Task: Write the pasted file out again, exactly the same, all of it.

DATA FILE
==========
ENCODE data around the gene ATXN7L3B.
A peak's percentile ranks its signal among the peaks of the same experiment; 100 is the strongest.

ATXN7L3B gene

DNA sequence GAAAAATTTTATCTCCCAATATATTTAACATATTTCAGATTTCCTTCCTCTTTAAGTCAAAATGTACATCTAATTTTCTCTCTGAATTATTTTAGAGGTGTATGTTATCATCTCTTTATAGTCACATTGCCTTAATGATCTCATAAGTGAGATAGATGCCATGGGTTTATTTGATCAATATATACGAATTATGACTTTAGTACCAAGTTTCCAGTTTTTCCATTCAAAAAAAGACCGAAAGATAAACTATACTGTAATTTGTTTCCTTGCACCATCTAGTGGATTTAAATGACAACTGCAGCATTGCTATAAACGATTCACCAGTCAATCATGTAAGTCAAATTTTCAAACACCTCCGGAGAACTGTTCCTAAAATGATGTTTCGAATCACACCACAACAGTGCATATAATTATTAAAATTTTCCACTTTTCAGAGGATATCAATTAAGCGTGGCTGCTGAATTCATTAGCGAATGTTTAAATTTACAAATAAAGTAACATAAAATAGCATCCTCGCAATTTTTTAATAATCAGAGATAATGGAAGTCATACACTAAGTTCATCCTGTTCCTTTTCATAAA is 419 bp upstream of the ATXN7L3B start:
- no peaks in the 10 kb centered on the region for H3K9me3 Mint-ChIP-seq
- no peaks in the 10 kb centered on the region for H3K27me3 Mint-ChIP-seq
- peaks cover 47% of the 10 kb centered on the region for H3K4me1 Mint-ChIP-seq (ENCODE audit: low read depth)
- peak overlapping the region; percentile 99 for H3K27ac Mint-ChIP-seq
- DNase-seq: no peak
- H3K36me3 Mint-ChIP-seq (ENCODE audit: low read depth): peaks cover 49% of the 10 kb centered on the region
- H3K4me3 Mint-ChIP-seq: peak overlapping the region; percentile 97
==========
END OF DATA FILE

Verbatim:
ENCODE data around the gene ATXN7L3B.
A peak's percentile ranks its signal among the peaks of the same experiment; 100 is the strongest.

ATXN7L3B gene

DNA sequence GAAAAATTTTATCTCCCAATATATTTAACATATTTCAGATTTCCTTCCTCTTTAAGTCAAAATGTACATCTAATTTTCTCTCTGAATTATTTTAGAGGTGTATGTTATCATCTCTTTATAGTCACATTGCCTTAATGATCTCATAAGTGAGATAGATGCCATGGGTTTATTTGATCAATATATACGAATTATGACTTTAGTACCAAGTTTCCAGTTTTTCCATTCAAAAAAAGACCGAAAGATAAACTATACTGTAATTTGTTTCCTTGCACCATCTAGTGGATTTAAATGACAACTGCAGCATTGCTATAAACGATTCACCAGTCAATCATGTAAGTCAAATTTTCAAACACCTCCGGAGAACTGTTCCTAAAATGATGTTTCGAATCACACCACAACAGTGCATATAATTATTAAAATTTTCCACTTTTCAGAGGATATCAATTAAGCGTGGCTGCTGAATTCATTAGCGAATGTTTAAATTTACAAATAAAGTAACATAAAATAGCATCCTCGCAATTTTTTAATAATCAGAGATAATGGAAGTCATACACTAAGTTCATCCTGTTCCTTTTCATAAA is 419 bp upstream of the ATXN7L3B start:
- no peaks in the 10 kb centered on the region for H3K9me3 Mint-ChIP-seq
- no peaks in the 10 kb centered on the region for H3K27me3 Mint-ChIP-seq
- peaks cover 47% of the 10 kb centered on the region for H3K4me1 Mint-ChIP-seq (ENCODE audit: low read depth)
- peak overlapping the region; percentile 99 for H3K27ac Mint-ChIP-seq
- DNase-seq: no peak
- H3K36me3 Mint-ChIP-seq (ENCODE audit: low read depth): peaks cover 49% of the 10 kb centered on the region
- H3K4me3 Mint-ChIP-seq: peak overlapping the region; percentile 97